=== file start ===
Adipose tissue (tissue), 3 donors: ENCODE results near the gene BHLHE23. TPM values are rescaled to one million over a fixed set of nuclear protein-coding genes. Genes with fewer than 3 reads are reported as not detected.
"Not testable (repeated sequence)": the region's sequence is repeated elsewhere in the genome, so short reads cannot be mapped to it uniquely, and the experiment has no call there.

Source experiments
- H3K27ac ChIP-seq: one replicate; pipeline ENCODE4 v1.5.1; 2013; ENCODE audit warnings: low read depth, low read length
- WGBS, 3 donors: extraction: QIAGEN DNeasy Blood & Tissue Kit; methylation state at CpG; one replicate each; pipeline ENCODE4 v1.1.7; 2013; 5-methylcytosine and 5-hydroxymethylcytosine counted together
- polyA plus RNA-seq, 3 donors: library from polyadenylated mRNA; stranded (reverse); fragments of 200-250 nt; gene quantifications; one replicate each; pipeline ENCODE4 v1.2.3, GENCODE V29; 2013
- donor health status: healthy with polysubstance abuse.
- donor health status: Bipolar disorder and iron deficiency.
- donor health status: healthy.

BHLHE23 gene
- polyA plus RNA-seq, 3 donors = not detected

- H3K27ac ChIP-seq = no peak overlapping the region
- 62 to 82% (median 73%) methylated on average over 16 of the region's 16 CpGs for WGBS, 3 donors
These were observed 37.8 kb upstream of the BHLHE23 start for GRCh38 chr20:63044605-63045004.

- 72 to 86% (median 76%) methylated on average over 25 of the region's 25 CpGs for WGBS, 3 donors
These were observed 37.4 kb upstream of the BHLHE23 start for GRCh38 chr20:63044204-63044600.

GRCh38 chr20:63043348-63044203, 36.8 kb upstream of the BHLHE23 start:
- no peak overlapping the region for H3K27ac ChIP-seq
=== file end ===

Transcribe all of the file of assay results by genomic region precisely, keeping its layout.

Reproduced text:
Adipose tissue (tissue), 3 donors: ENCODE results near the gene BHLHE23. TPM values are rescaled to one million over a fixed set of nuclear protein-coding genes. Genes with fewer than 3 reads are reported as not detected.
"Not testable (repeated sequence)": the region's sequence is repeated elsewhere in the genome, so short reads cannot be mapped to it uniquely, and the experiment has no call there.

Source experiments
- H3K27ac ChIP-seq: one replicate; pipeline ENCODE4 v1.5.1; 2013; ENCODE audit warnings: low read depth, low read length
- WGBS, 3 donors: extraction: QIAGEN DNeasy Blood & Tissue Kit; methylation state at CpG; one replicate each; pipeline ENCODE4 v1.1.7; 2013; 5-methylcytosine and 5-hydroxymethylcytosine counted together
- polyA plus RNA-seq, 3 donors: library from polyadenylated mRNA; stranded (reverse); fragments of 200-250 nt; gene quantifications; one replicate each; pipeline ENCODE4 v1.2.3, GENCODE V29; 2013
- donor health status: healthy with polysubstance abuse.
- donor health status: Bipolar disorder and iron deficiency.
- donor health status: healthy.

BHLHE23 gene
- polyA plus RNA-seq, 3 donors = not detected

- H3K27ac ChIP-seq = no peak overlapping the region
- 62 to 82% (median 73%) methylated on average over 16 of the region's 16 CpGs for WGBS, 3 donors
These were observed 37.8 kb upstream of the BHLHE23 start for GRCh38 chr20:63044605-63045004.

- 72 to 86% (median 76%) methylated on average over 25 of the region's 25 CpGs for WGBS, 3 donors
These were observed 37.4 kb upstream of the BHLHE23 start for GRCh38 chr20:63044204-63044600.

GRCh38 chr20:63043348-63044203, 36.8 kb upstream of the BHLHE23 start:
- no peak overlapping the region for H3K27ac ChIP-seq